Lens Perspective

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  • Barry Lyndon (1975). Stanley Kubrick, director. The long-focal-length lens (85mm-500mm) makes subjects look closer together than they do in real life. Barry Lyndon, © 1975 Peregrine.
  • Sunset Boulevard (1950). Billy Wilder, director. The middle-focal-length lens (35mm-50mm) makes images correspond to our normal depth and perspective. Sunset Boulevard, © 1950 Paramount Pictures.
  • Lens Perspective

    1. 1. LENSPERSPECTIVE
    2. 2. “Lens perspective refers to the way lensesrepresent space. Different kinds of lenseshave different effects on the way weperceive depth and dimensionality within animage. . . . Lenses are usually chosen forhow they represent space.” - Bruce Mamer, Film Production Technique: Creating the Accomplished Image (2008)
    3. 3. WIDE - ANGLELENS
    4. 4. The wide-angle lens elongates spaceand exaggerates distance. Days of Heaven (Malick, 1978)
    5. 5. The wide-angle lens can make peopleseem dwarfed by their environment. The Piano (Campion, 1993)
    6. 6. The wide-angle lens stretchesperspective. The Shining (Kubrick, 1980)
    7. 7. The wide-angle lens can maintaindeep focus. Citizen Kane (Welles, 1941)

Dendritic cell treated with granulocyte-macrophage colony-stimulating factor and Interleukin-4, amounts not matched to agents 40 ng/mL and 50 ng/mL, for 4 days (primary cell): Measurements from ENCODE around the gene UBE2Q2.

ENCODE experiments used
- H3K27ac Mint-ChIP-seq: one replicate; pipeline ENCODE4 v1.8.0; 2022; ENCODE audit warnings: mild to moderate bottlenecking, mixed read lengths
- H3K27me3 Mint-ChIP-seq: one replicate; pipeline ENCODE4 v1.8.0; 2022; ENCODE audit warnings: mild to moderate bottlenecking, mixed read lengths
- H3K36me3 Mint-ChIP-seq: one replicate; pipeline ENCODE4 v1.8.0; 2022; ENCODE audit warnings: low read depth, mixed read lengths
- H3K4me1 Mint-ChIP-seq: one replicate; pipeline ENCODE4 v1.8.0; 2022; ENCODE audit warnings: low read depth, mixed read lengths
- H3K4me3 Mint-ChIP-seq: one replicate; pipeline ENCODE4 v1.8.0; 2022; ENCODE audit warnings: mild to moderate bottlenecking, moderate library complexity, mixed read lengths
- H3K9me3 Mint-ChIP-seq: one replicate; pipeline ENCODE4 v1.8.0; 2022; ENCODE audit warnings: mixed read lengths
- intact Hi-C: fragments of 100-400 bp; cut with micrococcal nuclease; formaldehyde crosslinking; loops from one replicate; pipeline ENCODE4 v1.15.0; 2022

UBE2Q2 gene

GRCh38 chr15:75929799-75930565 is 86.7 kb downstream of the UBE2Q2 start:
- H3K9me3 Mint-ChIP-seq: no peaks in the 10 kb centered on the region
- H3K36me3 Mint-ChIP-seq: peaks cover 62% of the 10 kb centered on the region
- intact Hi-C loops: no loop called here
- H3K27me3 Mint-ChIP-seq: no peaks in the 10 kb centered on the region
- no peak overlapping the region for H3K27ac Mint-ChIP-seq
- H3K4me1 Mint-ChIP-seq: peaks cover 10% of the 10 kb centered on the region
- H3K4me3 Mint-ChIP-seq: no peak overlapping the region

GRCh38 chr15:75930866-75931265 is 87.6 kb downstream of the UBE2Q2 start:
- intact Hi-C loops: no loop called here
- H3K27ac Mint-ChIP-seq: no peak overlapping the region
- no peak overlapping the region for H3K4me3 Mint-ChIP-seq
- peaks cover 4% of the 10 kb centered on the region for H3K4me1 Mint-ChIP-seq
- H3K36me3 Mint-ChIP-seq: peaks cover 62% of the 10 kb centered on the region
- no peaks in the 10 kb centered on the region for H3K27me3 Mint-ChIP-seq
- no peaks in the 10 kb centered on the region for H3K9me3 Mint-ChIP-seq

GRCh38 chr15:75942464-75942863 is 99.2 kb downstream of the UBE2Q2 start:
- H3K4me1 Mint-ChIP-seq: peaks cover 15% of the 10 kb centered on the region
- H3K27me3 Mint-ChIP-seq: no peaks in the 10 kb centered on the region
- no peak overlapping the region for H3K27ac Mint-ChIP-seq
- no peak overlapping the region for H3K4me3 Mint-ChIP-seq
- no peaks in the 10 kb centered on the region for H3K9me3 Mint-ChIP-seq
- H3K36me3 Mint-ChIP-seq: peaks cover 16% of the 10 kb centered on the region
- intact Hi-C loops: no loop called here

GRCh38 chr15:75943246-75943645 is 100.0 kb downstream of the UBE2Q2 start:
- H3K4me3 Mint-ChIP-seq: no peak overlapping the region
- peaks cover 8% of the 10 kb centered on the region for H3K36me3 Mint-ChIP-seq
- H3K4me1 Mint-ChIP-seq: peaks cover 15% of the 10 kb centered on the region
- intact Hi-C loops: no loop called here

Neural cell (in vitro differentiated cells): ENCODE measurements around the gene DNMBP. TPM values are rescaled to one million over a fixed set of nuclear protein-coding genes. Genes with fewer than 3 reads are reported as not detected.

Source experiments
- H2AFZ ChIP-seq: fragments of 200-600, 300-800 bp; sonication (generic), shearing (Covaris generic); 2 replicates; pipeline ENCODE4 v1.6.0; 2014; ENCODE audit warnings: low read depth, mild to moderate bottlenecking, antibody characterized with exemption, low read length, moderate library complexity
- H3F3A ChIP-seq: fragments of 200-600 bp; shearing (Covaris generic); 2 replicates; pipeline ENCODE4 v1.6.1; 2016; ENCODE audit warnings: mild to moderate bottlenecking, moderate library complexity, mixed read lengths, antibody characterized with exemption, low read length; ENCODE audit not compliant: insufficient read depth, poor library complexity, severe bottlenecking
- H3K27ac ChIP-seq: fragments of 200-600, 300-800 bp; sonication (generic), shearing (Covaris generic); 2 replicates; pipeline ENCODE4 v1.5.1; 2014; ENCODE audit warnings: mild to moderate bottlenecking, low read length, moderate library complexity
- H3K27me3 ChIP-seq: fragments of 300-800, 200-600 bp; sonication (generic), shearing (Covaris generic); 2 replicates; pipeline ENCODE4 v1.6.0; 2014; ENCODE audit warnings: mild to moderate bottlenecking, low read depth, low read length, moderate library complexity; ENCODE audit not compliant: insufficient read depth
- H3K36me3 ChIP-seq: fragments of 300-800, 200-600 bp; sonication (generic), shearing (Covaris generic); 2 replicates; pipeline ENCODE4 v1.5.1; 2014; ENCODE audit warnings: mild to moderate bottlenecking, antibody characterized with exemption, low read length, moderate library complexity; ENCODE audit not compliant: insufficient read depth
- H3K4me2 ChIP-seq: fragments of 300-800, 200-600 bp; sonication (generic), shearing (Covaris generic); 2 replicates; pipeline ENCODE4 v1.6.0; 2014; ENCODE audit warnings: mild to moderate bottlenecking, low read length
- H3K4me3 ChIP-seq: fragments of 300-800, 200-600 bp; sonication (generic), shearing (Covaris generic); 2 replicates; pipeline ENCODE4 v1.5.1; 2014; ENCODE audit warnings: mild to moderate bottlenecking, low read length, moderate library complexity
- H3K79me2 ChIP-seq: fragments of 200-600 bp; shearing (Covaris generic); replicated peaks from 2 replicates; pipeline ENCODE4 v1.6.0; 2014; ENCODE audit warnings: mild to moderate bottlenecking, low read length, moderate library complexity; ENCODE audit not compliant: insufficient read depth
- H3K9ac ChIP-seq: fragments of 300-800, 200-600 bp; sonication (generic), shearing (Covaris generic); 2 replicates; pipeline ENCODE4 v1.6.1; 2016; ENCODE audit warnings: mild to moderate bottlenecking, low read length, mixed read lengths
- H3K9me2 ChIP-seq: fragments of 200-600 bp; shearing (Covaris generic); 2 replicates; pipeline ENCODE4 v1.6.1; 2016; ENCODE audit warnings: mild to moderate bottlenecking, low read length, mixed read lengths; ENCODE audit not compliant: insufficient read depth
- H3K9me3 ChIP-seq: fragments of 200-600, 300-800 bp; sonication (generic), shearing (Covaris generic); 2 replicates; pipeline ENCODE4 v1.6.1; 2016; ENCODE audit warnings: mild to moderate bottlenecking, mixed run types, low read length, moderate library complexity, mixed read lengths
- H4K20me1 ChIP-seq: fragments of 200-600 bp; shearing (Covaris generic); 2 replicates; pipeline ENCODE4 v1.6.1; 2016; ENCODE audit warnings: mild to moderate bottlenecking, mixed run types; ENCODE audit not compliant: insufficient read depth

8. 8. The wide-angle lens can create afeeling of vast space. The Conversation (Coppola, 1974)
    9. 9. The wide-angle lens at a low anglecreates a sense of cavernous space. Citizen Kane (Welles, 1941)
    10. 10. The wide-angle lens distorts facesclose to the camera. Do the Right Thing (Lee, 1989)
    11. 11. TELEPHOTOLENS
    12. 12. The telephoto lens squashes spaceand compresses distance. Barry Lyndon (Kubrick, 1975)
    13. 13. The telephoto lens brings people closerto the camera. The Conversation (Coppola, 1974)
    14. 14. The telephoto lens can create a shallowdepth of field. Days of Heaven (Malick, 1978)
    15. 15. The telephoto lens distorts movementtoward the camera. The Graduate (Nichols, 1967)
    16. 16. NORMALLENS
    17. 17. A normal lens represents space anddistance as they normally appear. Sunset Boulevard (Wilder, 1950)
    18. 18. . . . Changing lenses for the amount ofinformation the lens gathers (its “field”) is only apartial use of a lens. Lenses have differentfeelings about them. Different lenses will tell astory differently. -Sidney Lumet, Making Movies (1996)

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